For you Austen lovers, you know who you are.

It’s a truth universally acknowledged that a single woman, no matter how she appears on the outside, has a certain amount of fascination with all things Jane Austen. There has been a resurgence of interest in all things Regency in the last decade. Numerous films have been made in tribute to Jane Austen — adaptations of her novels, visions of how her life must have been, and a Bollywood spectacle which is pure fluffy entertainment. Chances are, you know exactly which movies I’m talking about. I don’t even have to hyperlink them for you. (I will admit to having a favorite version if P&P — an indie film that casts Elizabeth as a 20-something novelist and Darcy as the stiff British acquisition editor that don’t hit it off right away. Love it.)

In recent years, I’ve felt a little embarrassed over my fresh lack of interest in all things Austen. Well, all things Pride & Prejudice. It feels over done and is bordering on a cliche. Women are obsessed. People are obsessed. My little sisters are obsessed. I don’t watch the BBC mini-series unless I have the flu and need something to distract me. But the sight of the repugnant Collin’s is usually enough to send me tottering off in search of a barf-bucket (horror movies could be made about that man!). I cringe when I see books encouraging women to hold out for their very own Fitzwilliam Darcy.

So it was ironic that I stayed up until one a.m. reading this book yesterday:

It’s the story of an Austen-addict who is sent off to a Regency-Era living enactment called Pembrook Park…an Austenland where pampered women are courted by men with top hats and tight breeches. Thanks to a kindly dead aunt with a generous will, She’s going to have one final fling with her Darcy fantasy before accepting the fact that there is no Mr. Darcy in real life. She goes and falls in love with…well, that’d be telling.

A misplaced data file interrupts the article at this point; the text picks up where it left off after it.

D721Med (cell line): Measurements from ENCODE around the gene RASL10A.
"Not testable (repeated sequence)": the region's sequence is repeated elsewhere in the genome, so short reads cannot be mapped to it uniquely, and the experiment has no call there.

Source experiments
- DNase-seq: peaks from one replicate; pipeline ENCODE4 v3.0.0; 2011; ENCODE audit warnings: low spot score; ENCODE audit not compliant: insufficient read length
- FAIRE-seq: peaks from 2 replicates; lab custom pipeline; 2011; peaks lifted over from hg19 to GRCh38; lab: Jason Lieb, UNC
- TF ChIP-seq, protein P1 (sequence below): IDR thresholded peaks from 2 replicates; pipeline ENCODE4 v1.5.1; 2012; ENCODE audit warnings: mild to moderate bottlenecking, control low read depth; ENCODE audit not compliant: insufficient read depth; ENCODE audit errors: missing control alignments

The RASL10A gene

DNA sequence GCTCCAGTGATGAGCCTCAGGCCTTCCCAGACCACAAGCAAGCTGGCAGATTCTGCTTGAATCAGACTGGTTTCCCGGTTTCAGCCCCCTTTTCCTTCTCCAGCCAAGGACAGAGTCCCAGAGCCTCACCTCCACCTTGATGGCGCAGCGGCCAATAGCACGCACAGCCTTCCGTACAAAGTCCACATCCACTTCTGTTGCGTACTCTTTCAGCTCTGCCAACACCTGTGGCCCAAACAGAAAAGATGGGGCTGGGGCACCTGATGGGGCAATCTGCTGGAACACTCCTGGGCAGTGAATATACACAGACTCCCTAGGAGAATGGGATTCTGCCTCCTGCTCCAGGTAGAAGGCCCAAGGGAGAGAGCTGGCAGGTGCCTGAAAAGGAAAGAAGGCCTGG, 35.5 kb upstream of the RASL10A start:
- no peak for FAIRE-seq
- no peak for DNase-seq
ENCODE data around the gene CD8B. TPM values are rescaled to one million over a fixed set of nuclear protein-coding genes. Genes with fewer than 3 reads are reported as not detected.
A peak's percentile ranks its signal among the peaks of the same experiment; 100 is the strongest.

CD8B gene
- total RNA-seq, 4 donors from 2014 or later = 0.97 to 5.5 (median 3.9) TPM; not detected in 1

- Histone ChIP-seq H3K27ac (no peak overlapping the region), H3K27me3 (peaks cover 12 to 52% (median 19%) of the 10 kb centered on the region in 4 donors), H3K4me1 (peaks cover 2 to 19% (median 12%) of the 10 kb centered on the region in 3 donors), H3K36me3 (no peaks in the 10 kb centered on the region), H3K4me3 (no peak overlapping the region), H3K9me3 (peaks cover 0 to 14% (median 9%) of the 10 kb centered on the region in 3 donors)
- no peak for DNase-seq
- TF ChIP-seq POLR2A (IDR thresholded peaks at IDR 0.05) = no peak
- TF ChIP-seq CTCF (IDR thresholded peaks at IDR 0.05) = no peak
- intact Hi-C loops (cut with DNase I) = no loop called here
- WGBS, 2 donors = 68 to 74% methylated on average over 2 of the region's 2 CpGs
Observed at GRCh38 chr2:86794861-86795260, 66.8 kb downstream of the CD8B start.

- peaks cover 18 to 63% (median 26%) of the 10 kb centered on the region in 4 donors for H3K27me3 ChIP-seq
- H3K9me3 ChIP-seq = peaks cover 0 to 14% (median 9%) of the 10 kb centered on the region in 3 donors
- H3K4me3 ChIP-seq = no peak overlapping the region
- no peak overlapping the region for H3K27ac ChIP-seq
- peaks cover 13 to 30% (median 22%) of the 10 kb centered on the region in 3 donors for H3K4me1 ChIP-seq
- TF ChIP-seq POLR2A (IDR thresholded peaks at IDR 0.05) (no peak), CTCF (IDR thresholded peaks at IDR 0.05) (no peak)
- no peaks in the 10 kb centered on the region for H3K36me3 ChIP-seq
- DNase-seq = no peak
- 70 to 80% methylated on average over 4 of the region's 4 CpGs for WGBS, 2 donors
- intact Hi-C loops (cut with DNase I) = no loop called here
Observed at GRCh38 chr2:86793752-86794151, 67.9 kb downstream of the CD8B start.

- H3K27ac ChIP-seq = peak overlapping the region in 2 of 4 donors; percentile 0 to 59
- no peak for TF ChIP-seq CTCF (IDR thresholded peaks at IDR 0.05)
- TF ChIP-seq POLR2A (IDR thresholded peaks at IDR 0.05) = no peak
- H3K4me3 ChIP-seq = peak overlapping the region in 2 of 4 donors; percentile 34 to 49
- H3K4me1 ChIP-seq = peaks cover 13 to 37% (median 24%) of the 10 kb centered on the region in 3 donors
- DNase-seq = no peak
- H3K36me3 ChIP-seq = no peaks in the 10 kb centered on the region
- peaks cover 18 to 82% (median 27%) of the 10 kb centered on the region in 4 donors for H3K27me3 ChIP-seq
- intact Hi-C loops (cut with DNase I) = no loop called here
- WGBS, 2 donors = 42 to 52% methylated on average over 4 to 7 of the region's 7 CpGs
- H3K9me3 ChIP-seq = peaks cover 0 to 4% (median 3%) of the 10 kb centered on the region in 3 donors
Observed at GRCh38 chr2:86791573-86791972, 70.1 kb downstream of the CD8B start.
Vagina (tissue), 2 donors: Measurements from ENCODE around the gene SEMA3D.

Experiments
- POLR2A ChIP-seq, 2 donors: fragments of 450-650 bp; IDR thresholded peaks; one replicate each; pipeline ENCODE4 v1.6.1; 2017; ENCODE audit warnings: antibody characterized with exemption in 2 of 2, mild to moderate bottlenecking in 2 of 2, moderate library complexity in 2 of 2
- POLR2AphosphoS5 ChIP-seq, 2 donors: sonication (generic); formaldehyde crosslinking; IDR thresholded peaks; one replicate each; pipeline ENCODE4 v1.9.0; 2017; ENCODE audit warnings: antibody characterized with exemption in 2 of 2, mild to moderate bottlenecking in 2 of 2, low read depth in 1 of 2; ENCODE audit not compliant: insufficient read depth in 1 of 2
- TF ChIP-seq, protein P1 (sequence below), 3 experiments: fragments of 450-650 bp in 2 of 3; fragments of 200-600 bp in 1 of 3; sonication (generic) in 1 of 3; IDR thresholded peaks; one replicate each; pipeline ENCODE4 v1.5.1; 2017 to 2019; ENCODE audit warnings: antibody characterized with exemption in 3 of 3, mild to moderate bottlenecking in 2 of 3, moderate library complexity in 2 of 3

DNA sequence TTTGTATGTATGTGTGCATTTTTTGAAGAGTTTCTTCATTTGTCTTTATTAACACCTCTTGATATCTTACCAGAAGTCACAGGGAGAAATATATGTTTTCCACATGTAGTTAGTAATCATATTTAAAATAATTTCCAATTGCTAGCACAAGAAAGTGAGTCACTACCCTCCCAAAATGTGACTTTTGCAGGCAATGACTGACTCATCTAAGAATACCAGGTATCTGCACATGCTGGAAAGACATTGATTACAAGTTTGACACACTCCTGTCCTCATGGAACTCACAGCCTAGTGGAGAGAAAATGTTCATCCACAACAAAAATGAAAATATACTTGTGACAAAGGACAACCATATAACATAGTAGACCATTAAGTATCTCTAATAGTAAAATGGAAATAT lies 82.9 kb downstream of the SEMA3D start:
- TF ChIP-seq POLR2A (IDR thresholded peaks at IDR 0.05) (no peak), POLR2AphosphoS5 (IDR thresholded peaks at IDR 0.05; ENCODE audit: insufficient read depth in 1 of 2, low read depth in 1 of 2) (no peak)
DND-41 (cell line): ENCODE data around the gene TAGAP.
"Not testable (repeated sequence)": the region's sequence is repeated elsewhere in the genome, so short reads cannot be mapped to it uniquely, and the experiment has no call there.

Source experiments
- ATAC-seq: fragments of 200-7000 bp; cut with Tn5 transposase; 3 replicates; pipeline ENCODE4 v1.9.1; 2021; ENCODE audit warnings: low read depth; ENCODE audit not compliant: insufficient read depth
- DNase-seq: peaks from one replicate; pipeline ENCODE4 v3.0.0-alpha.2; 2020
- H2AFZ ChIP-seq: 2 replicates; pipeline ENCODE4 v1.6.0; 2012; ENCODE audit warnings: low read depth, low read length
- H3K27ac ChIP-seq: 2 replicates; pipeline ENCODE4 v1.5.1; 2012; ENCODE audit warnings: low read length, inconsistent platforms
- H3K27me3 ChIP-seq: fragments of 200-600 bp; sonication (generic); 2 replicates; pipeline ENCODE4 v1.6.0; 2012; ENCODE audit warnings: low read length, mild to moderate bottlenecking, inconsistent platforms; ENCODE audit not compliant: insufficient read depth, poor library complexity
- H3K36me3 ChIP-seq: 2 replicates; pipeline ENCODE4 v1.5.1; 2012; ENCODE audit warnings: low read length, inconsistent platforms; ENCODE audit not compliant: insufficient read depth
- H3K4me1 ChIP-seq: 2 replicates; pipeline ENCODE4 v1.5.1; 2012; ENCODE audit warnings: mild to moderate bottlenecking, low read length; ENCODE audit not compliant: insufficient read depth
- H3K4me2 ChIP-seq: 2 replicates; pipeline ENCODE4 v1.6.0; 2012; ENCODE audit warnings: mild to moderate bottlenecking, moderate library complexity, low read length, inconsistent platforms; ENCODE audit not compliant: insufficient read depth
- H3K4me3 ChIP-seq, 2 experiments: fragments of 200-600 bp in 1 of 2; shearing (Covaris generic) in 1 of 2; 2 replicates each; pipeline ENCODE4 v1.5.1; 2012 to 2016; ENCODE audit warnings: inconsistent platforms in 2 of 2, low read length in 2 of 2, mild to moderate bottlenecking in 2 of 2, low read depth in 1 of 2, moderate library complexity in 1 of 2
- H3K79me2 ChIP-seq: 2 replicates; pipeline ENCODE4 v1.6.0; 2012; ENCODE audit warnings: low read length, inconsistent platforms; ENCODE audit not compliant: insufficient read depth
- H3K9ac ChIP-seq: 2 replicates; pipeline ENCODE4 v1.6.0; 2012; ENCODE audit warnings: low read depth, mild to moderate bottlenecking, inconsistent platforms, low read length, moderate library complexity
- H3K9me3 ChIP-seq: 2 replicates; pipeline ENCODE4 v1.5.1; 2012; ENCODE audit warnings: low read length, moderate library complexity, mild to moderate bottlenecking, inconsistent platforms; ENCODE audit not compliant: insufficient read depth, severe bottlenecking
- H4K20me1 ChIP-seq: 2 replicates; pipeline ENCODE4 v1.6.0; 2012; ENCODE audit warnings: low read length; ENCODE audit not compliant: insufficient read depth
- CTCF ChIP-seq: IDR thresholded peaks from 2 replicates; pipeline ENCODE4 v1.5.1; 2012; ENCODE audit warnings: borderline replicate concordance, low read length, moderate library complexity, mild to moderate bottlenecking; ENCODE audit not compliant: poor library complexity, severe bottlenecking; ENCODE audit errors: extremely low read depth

The book is predictable in some areas but very well written. It was engrossing, even though I’m rather burnt out on the P+P plot.  I wanted the heroine to get over her unhealthy fixation and realize that Darcy wasn’t the answer. She did but she didn’t. I don’t know if I was expecting or wishing for her to run off and fall in love with someone completely un-Darcy or un-Austen, like a friendly gas station attendant who has no fortune, no prospects, and only a nice personality. (She didn’t do that either.) By and by, she did grow. She did work through her obsession and there were a smattering of nice warm fuzzies when she ended up with exactly who you thought she should. Shannon Hale is an excellent writer.

Whether you are a current or recovering Austen addict, read the book. You’ll adore it.

2 Responses to “For you Austen lovers, you know who you are.”
  1. Fig says:

    Haha, I’m subscribed to Shannon Hale’s blog, so when I saw there was a post with Austenland in it on my feed, I thought for a sec it was her post and was very very confused. 😉 I’m not a big P&P fan, but I do love Shannon Hale, so I listened to this one on audiobook a few months ago. Not really sure what I thought of it either, but I loved the creativity.

    BTW, your favorite version of the P&P movie is mine also. =)

    • caitlinmuir says:

      I’m glad I’m not the only one! I was afraid I was going to flaming comments for my non-traditional views on Darcy. 😉

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